On starting work at the Wagon Wheel skating club: In the back of my mind was this idea that skaters should be in the country. To skate, and to run, which they needed to do, that they should have other facilities around them, and not just sitting on a curb. I spent a lot of my summers sitting on curbs. And I went there, and I fell in love with it, the hominess. And what I really fell in love with was the man who ran it, Walter Williamson. He was great. He was entrepreneurial, he was dynamic, he was just a lot of wonderful things. And I saw an opportunity to have a skating school in the country. The fact that there wasn’t much population around, and that there would be no one to teach, never entered my mind [laughs].  About three months in, [Walter] hired a man to run the place, but he wasn’t passing on messages, the rink was locked, that sort of thing. And about six months in, I came in and told Walter, this isn’t working. And he said, I fired him this morning, now will you [run the rink]? I’ll help you. And that’s when I realized how much I knew about ice rinks. In Buffalo, I used to hang around with the Scottish guy who ran the compressors, and I knew how to make ice, paint lines, and so on. So I knew how to run a good rink, and I ran it for 17 years.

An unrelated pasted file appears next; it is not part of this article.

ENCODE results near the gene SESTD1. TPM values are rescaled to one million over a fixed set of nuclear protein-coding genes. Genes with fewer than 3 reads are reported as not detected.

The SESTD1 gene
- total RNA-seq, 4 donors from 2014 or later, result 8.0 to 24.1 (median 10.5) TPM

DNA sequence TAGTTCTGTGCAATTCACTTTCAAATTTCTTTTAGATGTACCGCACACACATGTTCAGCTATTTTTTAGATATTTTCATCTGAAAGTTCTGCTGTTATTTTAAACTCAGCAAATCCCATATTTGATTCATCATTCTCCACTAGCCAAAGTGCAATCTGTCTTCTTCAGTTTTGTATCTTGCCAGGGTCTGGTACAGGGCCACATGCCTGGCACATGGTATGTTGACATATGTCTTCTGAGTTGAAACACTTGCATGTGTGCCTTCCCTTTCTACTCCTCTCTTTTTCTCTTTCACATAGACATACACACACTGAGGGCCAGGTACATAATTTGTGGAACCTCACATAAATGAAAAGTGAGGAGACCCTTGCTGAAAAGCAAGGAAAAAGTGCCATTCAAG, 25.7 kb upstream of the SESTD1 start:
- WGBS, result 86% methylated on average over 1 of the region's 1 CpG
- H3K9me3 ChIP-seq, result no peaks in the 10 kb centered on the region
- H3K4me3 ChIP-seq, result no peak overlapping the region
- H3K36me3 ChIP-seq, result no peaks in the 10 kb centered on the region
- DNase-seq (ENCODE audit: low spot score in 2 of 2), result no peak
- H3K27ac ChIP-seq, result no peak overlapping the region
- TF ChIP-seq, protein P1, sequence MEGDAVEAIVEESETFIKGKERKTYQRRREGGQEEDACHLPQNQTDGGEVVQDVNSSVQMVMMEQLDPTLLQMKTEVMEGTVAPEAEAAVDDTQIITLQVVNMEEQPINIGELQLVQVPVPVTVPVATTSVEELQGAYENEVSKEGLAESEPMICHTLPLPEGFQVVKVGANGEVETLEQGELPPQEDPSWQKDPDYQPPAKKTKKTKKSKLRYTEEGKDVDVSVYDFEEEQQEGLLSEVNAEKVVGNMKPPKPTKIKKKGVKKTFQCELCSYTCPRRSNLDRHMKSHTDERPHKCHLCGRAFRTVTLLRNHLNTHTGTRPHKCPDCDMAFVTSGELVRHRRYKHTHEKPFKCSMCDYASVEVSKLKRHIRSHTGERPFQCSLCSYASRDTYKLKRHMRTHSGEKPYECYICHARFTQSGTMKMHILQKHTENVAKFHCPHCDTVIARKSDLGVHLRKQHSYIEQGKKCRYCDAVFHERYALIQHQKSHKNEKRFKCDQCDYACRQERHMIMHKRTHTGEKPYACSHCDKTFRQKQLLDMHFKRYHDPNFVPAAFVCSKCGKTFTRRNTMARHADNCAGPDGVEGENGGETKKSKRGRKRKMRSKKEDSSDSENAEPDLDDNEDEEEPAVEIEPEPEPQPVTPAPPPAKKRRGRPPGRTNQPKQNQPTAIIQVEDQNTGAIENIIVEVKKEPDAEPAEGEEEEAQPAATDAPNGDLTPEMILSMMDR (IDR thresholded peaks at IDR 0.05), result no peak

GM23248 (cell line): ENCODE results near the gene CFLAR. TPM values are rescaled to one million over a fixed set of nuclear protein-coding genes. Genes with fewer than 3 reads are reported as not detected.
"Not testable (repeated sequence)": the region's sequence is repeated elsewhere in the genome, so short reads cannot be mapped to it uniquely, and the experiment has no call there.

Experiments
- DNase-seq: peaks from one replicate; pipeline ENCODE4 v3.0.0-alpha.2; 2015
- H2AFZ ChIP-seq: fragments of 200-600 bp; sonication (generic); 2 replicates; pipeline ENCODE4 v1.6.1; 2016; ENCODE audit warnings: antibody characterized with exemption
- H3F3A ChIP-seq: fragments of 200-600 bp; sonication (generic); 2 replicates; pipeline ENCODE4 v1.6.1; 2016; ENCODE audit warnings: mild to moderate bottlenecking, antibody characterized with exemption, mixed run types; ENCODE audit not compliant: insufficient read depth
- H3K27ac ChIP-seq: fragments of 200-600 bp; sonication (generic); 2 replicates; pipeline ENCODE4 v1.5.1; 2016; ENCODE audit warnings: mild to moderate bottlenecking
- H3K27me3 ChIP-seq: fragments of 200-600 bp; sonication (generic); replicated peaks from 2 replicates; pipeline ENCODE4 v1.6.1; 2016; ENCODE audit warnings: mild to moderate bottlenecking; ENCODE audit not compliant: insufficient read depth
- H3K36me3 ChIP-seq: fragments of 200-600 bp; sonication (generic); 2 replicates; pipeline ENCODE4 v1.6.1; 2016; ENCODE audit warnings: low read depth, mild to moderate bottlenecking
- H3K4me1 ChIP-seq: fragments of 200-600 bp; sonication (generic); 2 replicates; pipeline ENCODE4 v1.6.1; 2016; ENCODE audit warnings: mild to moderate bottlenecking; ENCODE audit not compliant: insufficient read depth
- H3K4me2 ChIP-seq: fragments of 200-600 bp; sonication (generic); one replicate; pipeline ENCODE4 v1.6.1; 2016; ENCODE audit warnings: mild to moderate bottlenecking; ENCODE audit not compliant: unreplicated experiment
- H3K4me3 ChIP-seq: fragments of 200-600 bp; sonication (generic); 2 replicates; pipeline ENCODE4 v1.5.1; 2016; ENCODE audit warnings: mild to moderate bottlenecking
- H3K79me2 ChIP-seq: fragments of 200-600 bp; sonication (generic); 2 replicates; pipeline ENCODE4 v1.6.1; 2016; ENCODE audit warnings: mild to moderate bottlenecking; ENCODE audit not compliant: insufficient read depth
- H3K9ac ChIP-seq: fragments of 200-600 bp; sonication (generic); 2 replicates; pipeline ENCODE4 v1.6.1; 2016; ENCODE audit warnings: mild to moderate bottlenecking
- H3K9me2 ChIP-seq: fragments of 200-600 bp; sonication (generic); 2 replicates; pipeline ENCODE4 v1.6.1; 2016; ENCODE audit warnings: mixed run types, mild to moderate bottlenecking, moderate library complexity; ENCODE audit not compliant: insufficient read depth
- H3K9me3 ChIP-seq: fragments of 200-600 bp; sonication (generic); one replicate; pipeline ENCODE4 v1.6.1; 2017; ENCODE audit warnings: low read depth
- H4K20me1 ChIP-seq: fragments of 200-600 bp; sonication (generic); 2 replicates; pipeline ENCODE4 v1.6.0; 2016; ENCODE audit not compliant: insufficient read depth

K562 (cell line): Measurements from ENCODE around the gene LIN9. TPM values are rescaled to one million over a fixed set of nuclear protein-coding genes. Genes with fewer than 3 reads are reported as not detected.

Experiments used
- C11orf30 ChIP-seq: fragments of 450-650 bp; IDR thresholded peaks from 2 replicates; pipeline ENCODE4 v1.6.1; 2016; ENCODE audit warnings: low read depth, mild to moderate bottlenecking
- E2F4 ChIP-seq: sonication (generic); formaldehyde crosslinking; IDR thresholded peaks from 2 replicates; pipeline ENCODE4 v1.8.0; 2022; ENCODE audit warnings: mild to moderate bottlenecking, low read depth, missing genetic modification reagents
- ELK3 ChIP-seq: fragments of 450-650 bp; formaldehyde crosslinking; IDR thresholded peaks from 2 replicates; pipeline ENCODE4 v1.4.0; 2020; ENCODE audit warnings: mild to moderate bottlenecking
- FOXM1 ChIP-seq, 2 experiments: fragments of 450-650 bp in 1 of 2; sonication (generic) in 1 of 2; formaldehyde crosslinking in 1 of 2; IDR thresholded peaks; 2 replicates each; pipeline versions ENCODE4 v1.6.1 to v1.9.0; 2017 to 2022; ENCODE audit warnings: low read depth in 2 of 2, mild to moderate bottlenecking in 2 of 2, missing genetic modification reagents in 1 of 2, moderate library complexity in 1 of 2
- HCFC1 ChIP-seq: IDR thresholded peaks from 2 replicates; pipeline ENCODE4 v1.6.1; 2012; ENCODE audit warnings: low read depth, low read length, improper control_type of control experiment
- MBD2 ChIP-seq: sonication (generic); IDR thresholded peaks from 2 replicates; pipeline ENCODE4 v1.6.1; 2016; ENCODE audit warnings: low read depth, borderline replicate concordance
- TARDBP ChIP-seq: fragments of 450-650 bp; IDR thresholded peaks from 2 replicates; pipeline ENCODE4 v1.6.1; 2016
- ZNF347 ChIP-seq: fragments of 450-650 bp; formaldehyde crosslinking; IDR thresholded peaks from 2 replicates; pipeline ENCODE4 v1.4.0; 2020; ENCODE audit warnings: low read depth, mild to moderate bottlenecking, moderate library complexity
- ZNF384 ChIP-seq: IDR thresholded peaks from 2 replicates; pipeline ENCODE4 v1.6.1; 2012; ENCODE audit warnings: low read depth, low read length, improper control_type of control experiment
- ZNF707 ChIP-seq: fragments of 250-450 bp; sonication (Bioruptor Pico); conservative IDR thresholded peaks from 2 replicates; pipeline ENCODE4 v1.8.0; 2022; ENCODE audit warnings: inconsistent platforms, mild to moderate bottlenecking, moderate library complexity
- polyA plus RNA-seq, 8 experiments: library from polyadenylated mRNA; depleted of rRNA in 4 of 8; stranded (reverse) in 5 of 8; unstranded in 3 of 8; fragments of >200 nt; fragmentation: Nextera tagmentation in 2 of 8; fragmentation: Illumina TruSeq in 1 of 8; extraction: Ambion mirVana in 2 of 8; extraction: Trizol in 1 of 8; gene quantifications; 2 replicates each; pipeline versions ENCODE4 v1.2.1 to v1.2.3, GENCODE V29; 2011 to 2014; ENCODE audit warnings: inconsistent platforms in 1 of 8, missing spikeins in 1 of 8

On the rules skaters had to follow when training at the Wagon Wheel:  I hired nuns as dorm supervisors. I was tired of everybody climbing out of the windows and running around. I threatened them with it, and they didn’t believe me. And then they all arrived and there was this nun standing in the doorway [laughs]. But they still climbed out. And one of the people was Scott Hamilton. He sort of led the troops, when he was nine or ten.

And [Cindy Watson Caprel] is right, I used to make a nightly visit to the dorms and bang on the doors if they were talking. {I’m glad to hear] that it scared them [laughs].

And [the skaters had to dress the same] because on the grounds of the resort, we wanted to be sure we could find the skaters, and so all the people who worked there knew who the skaters were. They had to walk in pairs, too, because there were a lot of people who would come to the resort just to see it, and so we had to keep them safe, especially at night.